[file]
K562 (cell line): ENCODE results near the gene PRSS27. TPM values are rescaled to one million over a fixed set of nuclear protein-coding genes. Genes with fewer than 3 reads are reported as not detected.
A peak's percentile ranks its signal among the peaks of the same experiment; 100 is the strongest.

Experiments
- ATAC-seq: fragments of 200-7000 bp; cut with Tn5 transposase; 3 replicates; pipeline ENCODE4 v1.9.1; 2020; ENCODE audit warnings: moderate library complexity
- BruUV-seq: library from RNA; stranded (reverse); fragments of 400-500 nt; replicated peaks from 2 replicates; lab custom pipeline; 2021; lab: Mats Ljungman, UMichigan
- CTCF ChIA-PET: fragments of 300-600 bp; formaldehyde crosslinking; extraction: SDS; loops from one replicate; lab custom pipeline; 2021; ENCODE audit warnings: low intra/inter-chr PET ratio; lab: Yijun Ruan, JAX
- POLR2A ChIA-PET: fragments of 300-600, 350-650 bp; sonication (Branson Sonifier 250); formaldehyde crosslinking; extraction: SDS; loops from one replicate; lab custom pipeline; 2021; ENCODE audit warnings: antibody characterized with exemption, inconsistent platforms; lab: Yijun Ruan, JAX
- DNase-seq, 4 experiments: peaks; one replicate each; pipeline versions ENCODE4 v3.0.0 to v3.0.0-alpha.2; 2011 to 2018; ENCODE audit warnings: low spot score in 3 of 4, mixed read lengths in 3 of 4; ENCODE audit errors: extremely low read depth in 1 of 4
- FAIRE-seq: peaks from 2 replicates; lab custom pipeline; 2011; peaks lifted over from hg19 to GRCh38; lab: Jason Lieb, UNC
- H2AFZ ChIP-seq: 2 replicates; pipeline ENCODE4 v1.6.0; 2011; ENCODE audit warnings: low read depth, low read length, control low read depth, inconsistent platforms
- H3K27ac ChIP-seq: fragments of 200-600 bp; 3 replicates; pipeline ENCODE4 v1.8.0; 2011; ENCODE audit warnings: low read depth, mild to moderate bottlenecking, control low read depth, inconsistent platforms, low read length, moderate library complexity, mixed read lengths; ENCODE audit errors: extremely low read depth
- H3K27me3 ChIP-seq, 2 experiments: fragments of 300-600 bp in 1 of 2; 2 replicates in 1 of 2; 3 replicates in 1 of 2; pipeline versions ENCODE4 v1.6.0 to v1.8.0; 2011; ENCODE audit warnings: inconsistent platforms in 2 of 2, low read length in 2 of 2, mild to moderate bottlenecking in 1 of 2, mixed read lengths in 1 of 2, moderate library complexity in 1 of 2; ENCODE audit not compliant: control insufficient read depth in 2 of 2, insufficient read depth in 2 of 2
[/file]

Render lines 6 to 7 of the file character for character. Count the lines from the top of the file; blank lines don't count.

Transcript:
- CTCF ChIA-PET: fragments of 300-600 bp; formaldehyde crosslinking; extraction: SDS; loops from one replicate; lab custom pipeline; 2021; ENCODE audit warnings: low intra/inter-chr PET ratio; lab: Yijun Ruan, JAX
- POLR2A ChIA-PET: fragments of 300-600, 350-650 bp; sonication (Branson Sonifier 250); formaldehyde crosslinking; extraction: SDS; loops from one replicate; lab custom pipeline; 2021; ENCODE audit warnings: antibody characterized with exemption, inconsistent platforms; lab: Yijun Ruan, JAX